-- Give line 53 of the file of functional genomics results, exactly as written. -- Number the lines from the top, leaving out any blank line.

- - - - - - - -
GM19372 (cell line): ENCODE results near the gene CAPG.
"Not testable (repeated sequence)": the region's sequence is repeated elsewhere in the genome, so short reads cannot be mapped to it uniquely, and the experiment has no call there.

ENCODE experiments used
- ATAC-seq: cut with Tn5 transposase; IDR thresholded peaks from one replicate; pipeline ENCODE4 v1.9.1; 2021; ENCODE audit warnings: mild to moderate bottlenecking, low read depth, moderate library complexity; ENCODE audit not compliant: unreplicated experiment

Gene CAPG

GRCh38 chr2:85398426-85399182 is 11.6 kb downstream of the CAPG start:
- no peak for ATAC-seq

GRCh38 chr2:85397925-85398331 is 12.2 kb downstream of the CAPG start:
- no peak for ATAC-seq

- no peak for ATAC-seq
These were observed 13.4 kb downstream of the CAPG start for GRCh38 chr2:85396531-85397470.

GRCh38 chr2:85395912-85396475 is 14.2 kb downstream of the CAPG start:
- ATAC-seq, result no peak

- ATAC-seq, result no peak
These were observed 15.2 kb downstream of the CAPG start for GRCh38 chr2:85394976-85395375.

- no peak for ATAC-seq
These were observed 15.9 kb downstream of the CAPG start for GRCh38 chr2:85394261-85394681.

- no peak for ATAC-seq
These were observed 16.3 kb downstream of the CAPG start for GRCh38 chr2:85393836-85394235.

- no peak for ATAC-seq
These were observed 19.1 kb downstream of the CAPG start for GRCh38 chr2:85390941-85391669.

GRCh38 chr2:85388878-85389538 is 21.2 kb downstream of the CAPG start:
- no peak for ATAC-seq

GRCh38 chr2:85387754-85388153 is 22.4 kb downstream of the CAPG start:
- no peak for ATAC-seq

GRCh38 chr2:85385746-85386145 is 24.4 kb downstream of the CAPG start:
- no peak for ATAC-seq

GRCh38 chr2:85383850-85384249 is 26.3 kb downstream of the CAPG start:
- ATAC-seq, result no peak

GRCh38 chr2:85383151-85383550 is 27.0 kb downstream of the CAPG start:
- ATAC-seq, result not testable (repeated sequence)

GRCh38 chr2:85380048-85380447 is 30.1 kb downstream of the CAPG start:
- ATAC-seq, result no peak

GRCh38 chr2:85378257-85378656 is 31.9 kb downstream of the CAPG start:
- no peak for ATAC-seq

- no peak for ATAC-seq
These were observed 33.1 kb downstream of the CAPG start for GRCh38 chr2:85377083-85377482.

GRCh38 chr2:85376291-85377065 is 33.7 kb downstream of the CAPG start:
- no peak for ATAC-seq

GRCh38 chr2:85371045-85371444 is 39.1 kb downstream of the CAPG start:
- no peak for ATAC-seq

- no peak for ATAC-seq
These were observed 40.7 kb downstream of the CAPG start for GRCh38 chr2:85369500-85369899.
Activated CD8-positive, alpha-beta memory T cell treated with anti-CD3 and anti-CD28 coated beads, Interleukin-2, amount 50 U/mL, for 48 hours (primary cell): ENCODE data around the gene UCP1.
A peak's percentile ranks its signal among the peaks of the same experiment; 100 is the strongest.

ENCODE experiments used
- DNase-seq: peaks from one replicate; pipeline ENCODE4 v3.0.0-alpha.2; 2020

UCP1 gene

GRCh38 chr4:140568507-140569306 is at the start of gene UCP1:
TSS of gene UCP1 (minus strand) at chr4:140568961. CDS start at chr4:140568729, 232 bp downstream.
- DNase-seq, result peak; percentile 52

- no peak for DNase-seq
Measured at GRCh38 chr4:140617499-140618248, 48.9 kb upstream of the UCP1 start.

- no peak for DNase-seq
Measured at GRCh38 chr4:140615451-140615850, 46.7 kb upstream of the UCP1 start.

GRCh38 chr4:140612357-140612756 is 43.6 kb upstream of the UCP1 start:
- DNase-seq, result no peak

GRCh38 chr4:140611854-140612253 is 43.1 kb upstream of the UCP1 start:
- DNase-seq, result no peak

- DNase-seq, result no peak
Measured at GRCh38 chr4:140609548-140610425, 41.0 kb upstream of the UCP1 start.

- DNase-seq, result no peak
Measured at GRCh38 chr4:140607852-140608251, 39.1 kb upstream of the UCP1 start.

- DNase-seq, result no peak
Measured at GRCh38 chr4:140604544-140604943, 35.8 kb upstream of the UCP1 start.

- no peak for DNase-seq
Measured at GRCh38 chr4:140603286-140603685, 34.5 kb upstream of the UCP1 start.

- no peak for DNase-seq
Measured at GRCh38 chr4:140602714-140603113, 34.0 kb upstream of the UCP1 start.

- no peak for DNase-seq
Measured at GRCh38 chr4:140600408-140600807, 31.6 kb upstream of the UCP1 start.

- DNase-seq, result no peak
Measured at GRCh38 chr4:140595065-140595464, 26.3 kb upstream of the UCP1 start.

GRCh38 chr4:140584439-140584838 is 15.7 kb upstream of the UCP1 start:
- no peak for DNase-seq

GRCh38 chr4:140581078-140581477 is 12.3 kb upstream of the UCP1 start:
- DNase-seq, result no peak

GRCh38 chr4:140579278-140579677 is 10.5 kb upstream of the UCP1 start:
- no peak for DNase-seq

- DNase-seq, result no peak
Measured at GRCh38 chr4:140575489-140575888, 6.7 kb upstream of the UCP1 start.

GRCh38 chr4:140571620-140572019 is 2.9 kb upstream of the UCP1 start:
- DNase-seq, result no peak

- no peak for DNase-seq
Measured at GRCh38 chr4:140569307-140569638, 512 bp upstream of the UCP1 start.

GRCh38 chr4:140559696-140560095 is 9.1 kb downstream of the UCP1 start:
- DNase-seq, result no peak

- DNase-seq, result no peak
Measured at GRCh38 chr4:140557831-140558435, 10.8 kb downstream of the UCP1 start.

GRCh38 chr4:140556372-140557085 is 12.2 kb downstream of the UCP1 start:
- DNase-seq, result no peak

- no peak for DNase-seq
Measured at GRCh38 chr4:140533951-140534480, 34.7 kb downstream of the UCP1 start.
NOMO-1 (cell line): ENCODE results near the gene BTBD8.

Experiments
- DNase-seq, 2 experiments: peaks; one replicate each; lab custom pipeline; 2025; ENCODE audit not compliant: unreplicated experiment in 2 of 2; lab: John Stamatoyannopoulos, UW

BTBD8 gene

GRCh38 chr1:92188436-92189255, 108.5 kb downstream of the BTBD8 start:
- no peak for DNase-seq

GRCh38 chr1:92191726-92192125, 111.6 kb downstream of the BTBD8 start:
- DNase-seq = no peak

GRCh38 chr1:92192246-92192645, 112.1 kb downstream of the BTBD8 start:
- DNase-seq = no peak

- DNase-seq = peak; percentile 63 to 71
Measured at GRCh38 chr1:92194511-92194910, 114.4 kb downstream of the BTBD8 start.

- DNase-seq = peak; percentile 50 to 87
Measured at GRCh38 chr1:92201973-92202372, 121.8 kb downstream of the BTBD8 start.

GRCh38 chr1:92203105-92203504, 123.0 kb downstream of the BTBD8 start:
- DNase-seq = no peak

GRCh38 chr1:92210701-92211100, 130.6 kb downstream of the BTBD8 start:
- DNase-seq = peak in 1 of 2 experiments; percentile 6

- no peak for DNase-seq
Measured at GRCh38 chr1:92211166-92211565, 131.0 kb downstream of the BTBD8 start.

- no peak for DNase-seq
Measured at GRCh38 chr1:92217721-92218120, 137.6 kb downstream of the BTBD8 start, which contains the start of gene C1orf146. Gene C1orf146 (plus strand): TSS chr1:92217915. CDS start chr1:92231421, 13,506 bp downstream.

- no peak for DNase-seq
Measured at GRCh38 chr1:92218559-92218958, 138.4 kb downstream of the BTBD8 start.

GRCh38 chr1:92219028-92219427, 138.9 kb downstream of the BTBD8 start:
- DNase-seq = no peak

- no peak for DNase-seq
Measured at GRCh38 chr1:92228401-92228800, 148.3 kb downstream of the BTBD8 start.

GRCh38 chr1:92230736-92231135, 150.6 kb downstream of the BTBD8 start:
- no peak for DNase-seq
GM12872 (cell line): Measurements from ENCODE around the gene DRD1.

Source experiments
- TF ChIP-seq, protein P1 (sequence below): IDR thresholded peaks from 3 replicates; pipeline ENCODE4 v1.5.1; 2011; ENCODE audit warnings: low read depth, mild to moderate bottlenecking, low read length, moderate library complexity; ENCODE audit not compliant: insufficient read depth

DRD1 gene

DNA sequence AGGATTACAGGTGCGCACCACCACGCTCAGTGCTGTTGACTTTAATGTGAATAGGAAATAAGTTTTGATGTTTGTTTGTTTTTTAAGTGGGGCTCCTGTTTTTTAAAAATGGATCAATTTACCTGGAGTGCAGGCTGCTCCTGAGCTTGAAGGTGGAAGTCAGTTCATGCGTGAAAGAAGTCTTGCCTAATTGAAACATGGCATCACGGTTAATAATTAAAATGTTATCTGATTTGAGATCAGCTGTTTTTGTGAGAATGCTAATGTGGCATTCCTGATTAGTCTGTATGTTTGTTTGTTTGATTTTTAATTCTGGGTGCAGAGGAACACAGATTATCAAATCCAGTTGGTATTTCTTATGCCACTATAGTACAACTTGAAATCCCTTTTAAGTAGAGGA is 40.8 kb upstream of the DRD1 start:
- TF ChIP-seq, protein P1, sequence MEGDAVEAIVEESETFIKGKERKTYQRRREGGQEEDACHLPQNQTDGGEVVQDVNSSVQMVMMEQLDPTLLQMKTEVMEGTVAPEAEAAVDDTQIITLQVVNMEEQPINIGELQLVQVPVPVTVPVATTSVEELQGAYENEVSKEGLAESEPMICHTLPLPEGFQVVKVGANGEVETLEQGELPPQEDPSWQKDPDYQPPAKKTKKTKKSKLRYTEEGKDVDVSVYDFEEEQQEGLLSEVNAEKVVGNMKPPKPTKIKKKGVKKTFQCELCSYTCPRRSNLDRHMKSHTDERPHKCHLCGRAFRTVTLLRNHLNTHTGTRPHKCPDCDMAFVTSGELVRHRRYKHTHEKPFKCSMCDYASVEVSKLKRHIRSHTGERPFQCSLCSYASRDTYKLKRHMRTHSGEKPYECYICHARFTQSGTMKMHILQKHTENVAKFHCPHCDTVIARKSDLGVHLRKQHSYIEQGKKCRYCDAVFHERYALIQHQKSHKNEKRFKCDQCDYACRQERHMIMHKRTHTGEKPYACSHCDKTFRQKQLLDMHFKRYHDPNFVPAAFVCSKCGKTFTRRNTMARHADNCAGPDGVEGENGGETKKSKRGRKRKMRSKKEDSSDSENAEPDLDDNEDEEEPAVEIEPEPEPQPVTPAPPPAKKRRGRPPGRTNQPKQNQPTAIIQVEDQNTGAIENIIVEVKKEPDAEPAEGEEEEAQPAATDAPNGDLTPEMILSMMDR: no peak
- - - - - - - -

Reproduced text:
Measured at GRCh38 chr4:140617499-140618248, 48.9 kb upstream of the UCP1 start.